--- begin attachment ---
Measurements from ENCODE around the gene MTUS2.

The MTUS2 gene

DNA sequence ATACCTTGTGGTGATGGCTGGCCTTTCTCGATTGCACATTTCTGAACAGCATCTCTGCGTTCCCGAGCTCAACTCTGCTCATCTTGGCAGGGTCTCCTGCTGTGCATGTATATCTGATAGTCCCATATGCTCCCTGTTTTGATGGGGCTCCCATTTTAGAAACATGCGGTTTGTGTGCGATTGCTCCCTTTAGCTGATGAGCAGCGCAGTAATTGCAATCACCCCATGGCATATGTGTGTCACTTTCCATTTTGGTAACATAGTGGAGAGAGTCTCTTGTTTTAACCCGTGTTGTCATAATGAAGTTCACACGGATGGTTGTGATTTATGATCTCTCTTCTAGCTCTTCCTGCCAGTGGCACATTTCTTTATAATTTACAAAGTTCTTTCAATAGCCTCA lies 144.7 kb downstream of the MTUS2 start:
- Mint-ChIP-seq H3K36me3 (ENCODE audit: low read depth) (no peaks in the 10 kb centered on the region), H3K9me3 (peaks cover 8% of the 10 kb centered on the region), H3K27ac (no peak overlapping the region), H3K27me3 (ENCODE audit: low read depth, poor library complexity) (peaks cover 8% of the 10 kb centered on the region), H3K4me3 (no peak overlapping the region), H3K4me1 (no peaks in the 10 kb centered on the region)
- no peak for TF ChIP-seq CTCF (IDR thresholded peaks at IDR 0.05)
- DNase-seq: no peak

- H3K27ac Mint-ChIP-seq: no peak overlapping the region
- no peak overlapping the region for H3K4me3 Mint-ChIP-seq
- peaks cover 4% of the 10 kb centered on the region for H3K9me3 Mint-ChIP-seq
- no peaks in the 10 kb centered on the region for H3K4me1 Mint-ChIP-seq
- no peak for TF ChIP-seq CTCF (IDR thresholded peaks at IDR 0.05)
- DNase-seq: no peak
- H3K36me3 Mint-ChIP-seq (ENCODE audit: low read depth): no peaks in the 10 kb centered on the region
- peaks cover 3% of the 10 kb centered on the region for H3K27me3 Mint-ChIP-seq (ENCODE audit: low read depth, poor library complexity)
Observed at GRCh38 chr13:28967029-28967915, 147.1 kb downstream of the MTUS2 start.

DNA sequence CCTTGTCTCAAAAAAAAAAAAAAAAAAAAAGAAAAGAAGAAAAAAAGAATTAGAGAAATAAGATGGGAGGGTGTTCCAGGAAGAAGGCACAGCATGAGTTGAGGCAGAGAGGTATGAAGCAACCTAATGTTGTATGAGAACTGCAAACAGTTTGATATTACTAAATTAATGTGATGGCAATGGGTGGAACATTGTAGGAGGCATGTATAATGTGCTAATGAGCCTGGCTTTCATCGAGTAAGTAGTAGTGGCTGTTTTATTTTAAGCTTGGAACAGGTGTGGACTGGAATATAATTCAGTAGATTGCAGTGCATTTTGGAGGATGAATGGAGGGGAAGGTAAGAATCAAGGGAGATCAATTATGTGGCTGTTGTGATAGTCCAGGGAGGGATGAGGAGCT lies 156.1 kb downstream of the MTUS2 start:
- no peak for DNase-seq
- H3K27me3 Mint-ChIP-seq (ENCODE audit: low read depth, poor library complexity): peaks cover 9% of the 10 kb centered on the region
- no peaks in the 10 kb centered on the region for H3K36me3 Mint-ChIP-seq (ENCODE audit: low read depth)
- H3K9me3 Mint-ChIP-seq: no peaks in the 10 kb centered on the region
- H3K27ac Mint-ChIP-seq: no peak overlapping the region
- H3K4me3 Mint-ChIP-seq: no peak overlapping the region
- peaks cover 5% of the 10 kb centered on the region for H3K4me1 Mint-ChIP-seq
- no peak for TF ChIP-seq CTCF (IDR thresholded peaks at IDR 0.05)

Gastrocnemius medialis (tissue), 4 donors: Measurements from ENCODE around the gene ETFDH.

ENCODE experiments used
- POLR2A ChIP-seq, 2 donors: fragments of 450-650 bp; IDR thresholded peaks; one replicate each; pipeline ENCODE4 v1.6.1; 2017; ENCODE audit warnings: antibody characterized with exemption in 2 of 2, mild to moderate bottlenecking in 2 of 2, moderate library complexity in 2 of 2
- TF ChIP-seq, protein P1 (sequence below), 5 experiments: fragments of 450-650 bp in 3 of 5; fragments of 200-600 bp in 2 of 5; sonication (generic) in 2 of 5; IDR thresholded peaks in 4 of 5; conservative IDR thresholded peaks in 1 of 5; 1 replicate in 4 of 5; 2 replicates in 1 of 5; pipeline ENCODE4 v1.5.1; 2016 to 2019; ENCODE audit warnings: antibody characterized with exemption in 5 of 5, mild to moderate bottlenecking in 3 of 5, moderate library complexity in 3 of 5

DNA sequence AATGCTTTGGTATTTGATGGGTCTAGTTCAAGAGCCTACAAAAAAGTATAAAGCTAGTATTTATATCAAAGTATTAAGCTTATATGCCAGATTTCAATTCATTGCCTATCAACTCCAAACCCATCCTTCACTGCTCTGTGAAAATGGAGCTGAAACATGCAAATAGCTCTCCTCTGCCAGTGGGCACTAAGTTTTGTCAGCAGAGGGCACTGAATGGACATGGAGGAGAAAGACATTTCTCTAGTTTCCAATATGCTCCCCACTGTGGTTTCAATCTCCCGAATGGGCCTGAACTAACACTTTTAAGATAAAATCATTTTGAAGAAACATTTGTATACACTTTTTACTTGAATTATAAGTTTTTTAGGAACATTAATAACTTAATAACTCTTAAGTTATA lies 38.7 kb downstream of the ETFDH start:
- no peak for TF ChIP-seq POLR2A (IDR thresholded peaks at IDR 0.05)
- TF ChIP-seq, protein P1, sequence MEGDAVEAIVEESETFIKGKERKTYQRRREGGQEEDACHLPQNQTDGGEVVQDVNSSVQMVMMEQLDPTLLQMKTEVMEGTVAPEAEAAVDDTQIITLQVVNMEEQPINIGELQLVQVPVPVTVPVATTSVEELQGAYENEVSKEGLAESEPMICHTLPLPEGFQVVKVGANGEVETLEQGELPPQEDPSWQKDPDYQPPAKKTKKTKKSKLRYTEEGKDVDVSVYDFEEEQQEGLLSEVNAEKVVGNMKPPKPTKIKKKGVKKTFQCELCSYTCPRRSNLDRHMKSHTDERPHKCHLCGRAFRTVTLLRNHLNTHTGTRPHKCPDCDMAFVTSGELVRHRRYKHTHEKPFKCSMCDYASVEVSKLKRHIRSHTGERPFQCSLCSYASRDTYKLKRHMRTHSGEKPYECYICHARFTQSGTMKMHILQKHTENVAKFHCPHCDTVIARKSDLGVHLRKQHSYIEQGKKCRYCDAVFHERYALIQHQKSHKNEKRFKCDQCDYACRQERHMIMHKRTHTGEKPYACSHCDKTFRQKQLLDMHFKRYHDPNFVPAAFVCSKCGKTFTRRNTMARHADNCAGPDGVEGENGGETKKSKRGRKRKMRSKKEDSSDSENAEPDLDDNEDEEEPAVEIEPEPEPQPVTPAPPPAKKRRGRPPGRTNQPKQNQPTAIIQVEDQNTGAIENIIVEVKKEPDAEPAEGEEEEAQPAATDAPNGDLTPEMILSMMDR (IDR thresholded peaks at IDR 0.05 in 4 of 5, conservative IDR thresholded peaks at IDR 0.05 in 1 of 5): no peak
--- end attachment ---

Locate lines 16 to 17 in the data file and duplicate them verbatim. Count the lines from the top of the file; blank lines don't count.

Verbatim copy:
DNA sequence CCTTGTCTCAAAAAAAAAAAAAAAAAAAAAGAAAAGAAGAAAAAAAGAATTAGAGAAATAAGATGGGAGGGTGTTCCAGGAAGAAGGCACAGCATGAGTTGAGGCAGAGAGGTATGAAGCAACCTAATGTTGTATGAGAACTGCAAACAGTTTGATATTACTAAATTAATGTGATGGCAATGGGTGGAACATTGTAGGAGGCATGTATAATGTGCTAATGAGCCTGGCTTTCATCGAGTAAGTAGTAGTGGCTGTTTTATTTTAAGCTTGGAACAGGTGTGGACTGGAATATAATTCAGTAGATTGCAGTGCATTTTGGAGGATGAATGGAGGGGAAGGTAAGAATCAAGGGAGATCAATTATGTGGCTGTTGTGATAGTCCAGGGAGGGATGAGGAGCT lies 156.1 kb downstream of the MTUS2 start:
- no peak for DNase-seq